Giving Creative Feedback

The power of creative messaging can’t be understated. It’s what makes a brand stand out, defines its voice and drives sales. Creativity is the magic that pushes a good brand to greatness. And while everyone wants their marketing messages to be great, too often they aren’t, because there are so many places the messaging can go wrong – from conceptual idea, to refinements that make it more relevant to the final execution.

One important place where it can go wrong is when stakeholders are giving creative people feedback. For those who aren't creatively-oriented, finding the middle ground between being too easy and too hard on creative can be a difficult proposition.         

Here are a few tips for giving creative feedback to your creative partners on the agency side that can help get to better work.

Creative Development Is Not a Rational Process
Don’t get me wrong, “not rational” doesn’t mean undisciplined. Creative feedback is a key part of the process and the best work has some sort of method or discipline behind it. Greatness isn’t random.

However, the ideas in front of you were developed by a human, and they are more than likely emotionally attached to something they spent plenty of time and effort on. While it’s important to share a gut reaction (since that can closely represent how a consumer will react), things like, “I hate this” or “this isn’t what I wanted” aren’t exactly a good place to base feedback on. It's the equivalent to telling a new parent that their baby looks like a little Winston Churchill, but without the cigar. (Which, they actually all do, but some things are best left unsaid).

Start your feedback with the work that has the most potential and what you like about it. It starts a positive conversation and sets up to the inevitable negative feedback. 

 Focus on What's Strategically Strongest
Your creative should be based on some sort of simple brief. Start with the work that’s on brief and filling your strategic needs, then go to other work that has potential, but might be off strategy. If it can be refined to get closer into the strategy without spoiling the conceptual idea, keep working in it, if not, kill it quickly and mercilessly.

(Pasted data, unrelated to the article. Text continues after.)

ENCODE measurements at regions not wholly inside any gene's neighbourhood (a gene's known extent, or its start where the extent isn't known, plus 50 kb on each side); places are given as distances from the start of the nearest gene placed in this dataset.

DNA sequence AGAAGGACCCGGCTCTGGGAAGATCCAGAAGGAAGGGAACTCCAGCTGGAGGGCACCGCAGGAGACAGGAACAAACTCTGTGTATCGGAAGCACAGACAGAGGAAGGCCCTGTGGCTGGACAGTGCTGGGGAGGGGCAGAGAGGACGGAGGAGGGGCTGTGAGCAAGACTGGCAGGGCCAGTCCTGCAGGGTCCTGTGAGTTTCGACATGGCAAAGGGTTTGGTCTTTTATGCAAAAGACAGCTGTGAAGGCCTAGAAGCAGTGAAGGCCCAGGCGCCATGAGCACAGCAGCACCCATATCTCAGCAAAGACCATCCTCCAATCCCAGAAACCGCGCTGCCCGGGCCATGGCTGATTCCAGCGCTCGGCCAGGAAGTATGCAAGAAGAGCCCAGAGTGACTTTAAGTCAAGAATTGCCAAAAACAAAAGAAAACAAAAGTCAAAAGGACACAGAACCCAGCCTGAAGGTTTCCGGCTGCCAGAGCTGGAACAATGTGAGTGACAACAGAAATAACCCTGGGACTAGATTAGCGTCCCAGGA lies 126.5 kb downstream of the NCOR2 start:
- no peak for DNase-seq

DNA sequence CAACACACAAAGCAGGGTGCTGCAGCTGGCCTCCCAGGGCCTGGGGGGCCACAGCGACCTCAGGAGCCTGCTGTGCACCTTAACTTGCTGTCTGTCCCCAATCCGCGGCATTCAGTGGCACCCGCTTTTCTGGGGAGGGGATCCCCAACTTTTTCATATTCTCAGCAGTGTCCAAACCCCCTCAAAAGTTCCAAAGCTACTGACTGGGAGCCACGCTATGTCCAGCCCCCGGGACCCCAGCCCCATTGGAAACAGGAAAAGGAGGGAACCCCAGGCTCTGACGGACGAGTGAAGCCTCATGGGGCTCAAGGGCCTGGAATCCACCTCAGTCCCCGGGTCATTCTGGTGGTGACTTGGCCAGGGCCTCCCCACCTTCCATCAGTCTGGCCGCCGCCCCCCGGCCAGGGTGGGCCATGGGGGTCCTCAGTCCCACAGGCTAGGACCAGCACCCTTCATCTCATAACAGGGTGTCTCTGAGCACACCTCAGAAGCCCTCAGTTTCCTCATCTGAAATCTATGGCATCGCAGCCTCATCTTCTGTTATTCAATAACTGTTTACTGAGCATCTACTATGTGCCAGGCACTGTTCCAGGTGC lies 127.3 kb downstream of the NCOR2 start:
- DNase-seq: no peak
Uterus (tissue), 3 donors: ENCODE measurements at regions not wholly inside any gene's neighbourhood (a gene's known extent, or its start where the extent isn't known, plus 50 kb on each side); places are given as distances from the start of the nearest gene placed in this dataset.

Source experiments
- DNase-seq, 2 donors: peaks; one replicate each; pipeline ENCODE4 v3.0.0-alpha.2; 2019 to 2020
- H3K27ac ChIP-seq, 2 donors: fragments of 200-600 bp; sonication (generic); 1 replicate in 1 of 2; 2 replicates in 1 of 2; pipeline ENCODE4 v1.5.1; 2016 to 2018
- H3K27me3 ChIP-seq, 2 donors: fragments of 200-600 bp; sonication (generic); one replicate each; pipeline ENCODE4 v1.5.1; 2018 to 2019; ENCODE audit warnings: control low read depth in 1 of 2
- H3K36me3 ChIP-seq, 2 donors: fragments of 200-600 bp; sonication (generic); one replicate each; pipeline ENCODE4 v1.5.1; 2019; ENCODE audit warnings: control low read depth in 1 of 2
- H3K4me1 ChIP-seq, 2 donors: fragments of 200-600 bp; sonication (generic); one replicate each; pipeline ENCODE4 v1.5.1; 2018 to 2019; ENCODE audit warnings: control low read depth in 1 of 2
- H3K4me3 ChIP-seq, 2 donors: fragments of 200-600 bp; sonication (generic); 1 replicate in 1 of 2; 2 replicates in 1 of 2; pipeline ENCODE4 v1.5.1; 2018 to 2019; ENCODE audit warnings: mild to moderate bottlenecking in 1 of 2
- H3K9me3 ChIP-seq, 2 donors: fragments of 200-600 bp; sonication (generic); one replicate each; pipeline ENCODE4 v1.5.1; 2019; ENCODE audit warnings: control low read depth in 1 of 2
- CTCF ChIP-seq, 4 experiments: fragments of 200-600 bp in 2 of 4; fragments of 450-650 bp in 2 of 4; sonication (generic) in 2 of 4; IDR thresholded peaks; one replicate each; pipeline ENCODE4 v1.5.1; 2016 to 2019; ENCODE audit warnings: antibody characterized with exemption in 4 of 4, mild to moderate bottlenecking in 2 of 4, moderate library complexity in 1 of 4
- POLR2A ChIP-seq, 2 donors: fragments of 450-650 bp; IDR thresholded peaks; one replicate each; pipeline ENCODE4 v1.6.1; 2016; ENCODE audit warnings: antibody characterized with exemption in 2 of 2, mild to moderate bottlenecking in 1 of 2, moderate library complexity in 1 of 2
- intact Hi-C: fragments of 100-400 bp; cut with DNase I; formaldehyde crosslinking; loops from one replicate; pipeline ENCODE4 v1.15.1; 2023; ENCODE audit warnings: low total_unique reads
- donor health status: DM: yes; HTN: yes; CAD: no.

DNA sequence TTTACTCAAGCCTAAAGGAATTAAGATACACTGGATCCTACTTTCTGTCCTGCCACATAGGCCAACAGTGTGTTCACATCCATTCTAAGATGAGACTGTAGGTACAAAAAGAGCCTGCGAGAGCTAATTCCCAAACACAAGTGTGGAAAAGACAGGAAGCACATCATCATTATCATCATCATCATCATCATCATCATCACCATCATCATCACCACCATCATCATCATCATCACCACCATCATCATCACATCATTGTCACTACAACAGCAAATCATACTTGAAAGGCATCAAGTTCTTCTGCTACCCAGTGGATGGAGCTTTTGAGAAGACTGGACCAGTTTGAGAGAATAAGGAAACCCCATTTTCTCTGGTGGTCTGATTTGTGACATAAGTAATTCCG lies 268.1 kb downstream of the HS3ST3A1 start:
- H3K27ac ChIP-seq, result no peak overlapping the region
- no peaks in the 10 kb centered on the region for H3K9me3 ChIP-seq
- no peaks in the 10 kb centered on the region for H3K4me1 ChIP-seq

Creative resources and time are finite. By focus on the best ideas and messages that fill a business need, you save time chasing an idea that won't help your business and gives the team time to make the good work great.

Direction IS NOT Feedback
Don’t direct creative people with specific changes to the work. This is creative direction and should be done by someone with creative skill. Give feedback on the objective you want to accomplish and why you feel what you’re seeing doesn’t do that. Then let your creative people solve the problem with their talent.

That said, it's OK to dislike copy or design for subjective reasons, but acknowledge they are subjective reasons. 

Some ideas you hate, your creative teams will love. Some you love won’t be their favorites. There’s no right or wrong here, so recognize the subjectivity. Discuss the merits of both over the brief, the potential to effect your audience and effect on the brand long-term.

Prepare Yourself to Be Amazed
Before reviewing creative work, toss out all notions of what you expect to see. We all bring some baggage into the creative process, and yours is to have an open mind while also applying the discipline required to manage a business and brand.

If you feel like there are ideas that should have been explored, ask if the teams explored them. You’ll usually hear a good rationale for why something might not work for the brand, and at the very least have a good conversation about what's right for the brand's personality. You'll also build a better working relationship with your creative partner, which pays dividends down the road.

Don’t Forget Production
Early on when talking about creative, discuss how it gets made. What you have from a production perspective should have been determined before briefing, but if it hasn’t, it’s better to align earlier on costs and resources rather than later. 

These discussions can effect how the work develops and gets revised. It also helps you understand the importance of key exceptional aspects of the idea as you sell the work into the organization or to a board.

Great work doesn’t have to be expensive, but some ideas need the right production value to be effective. Don’t try to create a million-dollar idea on a ten thousand dollar budget.

A Final Word
Be honest, clear and open to discussion. You won’t always agree, but to create a campaign takes partnership, and honesty and discussion is the best way to build a strong partnership and great work. You’ll find the best ideas tend to rise to the top when you're having a healthy and open discussion. The alignment will pay dividends, as it helps everyone become emotionally invested going into the final phase of creative development.